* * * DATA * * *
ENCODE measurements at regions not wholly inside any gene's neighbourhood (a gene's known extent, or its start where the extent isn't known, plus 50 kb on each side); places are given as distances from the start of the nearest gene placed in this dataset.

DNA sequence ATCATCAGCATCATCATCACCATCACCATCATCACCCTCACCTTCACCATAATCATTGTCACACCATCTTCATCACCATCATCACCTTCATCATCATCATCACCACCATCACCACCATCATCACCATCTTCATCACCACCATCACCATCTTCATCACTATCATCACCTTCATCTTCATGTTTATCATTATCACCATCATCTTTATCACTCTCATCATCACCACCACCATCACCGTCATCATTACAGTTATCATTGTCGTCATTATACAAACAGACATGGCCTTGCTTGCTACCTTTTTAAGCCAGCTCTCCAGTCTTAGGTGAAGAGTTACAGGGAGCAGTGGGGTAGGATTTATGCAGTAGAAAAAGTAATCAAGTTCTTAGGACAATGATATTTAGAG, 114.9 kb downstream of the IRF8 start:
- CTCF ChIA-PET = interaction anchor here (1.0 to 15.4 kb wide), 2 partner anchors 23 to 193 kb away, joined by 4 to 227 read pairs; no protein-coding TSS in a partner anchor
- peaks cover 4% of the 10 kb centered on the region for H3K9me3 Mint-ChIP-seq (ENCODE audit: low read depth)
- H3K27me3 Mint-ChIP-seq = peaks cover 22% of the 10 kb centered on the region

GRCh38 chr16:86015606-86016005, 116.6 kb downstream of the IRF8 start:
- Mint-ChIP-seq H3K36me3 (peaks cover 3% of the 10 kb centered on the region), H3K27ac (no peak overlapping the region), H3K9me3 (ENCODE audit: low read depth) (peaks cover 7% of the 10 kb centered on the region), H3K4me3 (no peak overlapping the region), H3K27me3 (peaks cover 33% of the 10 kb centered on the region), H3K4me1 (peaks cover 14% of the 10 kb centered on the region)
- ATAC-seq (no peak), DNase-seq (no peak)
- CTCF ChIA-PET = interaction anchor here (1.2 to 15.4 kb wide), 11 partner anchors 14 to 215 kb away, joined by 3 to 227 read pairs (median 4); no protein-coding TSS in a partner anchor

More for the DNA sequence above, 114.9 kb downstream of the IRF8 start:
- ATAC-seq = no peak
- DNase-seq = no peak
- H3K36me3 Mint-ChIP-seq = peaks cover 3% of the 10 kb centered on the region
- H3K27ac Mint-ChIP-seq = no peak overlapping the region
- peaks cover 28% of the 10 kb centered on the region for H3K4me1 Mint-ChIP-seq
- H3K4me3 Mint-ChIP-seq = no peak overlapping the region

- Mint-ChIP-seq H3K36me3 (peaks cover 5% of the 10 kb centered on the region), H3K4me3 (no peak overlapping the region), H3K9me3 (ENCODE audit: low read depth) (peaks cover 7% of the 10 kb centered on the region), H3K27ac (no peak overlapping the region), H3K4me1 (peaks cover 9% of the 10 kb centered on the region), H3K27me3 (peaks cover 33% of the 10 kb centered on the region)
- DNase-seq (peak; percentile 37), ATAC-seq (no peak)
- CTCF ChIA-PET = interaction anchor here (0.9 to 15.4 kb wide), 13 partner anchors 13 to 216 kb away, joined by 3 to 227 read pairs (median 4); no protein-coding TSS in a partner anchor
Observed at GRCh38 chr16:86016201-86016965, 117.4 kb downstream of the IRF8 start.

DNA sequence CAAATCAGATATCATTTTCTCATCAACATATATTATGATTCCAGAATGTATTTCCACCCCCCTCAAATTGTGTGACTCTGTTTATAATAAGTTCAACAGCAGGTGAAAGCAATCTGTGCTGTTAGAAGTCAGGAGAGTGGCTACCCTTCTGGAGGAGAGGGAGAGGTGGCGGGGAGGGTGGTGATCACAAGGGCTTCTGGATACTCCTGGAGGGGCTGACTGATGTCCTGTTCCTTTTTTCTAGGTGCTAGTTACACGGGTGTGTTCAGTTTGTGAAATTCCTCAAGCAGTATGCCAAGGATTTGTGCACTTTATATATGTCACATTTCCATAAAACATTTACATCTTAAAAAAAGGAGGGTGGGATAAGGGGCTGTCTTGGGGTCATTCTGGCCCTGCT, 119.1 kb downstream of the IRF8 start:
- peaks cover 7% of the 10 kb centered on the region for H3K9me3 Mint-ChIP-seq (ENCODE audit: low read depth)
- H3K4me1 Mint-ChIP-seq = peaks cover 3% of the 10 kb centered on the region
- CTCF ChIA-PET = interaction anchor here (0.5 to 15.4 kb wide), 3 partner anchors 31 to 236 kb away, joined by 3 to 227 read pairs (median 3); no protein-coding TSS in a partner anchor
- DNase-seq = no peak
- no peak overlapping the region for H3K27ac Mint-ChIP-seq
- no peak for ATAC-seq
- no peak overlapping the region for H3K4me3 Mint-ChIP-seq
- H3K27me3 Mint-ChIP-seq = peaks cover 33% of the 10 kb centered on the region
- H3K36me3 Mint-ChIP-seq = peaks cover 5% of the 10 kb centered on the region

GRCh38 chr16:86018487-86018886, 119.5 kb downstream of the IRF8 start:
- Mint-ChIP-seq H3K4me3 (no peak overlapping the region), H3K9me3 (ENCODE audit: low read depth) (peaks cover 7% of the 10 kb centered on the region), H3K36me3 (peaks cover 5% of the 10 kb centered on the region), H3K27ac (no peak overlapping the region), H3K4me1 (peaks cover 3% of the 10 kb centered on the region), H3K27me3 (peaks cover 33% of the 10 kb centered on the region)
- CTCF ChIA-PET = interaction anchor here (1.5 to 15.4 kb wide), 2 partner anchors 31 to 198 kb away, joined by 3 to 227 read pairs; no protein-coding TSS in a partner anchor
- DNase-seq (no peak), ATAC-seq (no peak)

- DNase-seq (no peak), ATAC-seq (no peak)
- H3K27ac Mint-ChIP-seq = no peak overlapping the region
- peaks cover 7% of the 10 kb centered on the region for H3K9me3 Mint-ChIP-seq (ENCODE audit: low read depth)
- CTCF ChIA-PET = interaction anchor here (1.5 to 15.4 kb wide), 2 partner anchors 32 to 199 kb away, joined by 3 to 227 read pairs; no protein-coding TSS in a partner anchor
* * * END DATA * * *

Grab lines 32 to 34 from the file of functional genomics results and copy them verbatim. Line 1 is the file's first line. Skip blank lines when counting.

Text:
- Mint-ChIP-seq H3K4me3 (no peak overlapping the region), H3K9me3 (ENCODE audit: low read depth) (peaks cover 7% of the 10 kb centered on the region), H3K36me3 (peaks cover 5% of the 10 kb centered on the region), H3K27ac (no peak overlapping the region), H3K4me1 (peaks cover 3% of the 10 kb centered on the region), H3K27me3 (peaks cover 33% of the 10 kb centered on the region)
- CTCF ChIA-PET = interaction anchor here (1.5 to 15.4 kb wide), 2 partner anchors 31 to 198 kb away, joined by 3 to 227 read pairs; no protein-coding TSS in a partner anchor
- DNase-seq (no peak), ATAC-seq (no peak)